Dames told the National Council of Provinces’ select committee on labour and public enterprises, that if miners agreed to contain coal price inflation to 10% or less, Eskom would be able to lower its tariffs.
This is currently the subject of an application lodged with the National Energy Regulator of South Africa (Nersa), a body appointed by the South African government. Eskom’s application is for a 16% increase in the tariff every year for five years from 2013.
The application, known as the ‘Multi-Year Price Determination’
Were coal prices to increase by more than this rate during the period, Eskom would be forced to request a further increase in the tariff.
Conversely, there is a provision for a ‘re-opener’
This would mean negotiations on the national pact could begin without holding up implementation of the MYPD3, assuming Nersa approved it.
“A lot of work will have to be done to make sure that coal costs get to 10%,” Dames was quoted by Business Day, a newspaper, to have said.
He argued it was not possible for Eskom to apply for “inflation-
“We’re unhappy with how this matter has been approached,”
Baxter’s argument echo objections raised by business organisation Free Market Foundation (FMF), which were reported in the SACR’s November 20 edition.
Economic arguments aside, Dames’ request for a national pact on coal cost containment raises a number of practical questions such as the extent to which it will discourage investment in new projects which have to compete for capital, or face not being built at all.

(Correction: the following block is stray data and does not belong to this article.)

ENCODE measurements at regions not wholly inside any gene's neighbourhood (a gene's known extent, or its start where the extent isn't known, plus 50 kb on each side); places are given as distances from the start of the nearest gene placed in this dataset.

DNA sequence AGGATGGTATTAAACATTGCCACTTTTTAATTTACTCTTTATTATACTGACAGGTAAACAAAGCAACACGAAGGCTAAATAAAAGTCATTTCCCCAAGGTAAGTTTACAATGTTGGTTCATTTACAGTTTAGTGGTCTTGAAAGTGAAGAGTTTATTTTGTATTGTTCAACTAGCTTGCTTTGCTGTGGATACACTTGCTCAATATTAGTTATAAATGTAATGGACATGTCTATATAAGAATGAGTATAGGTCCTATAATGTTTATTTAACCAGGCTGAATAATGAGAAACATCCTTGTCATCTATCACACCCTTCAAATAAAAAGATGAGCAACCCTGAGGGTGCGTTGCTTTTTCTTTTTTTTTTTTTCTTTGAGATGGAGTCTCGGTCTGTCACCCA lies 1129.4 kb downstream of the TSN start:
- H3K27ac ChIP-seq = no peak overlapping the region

New mines are being built further away from Eskom power stations since that’s where the deposits are situated. The distance increases costs, as does higher electricity tariffs, while Eskom’s demand for higher quality coal is another cost factor miners have to absorb and incorporate into their prices. The likely imposition of carbon taxes is another exogenous, structural cost factor that will force up the cost of mining coal.
A national pact on pricing would also rip up numerous supply contracts between coal producers and the utility, making renegotiation unwieldy and fraught with timing and implementation problems, critics say.
Complicating the matter further, Eskom’s Joffe said coal policy issues could also be wrapped into a national pricing pact which includes the possibility of installing an export levy of certain grades of coal Eskom could use, effectively forcing the private sector to accept Eskom’s new price regime.
“We are just in the process of setting up meetings,” said Joffe. “No meetings have happened yet and this is not something we can do quickly,” she added.
Coal producers are non-plussed by the suggestion. “It’s nasty,” indicates Jacques Rossouw, financial director of Keaton Energy. “We have a 100-page contract with Eskom which binds us to terms and conditions. Unless they change the contractual relationship, I can’t see how it could practically work.”
Andre Bojé, CEO of Wescoal Holdings, estimated coal price inflation of 15% for this year, but had no see-through on how prices would escalate in 2013. “But if Eskom thinks we’re going to give up 5% of our margin, they can forget it,” he maintains. “I have sympathy with Eskom, I really do. But we have contracts. And if in the contract renewal they want to restrict coal price increases to below 10% then I will just renew the contracts on an annual basis,” Bojé states.
“I agree with the others on the lack of practicality to the suggestion for a national pact,” Don Turvey, CEO of Continental Coal, said in an e-mailed response.
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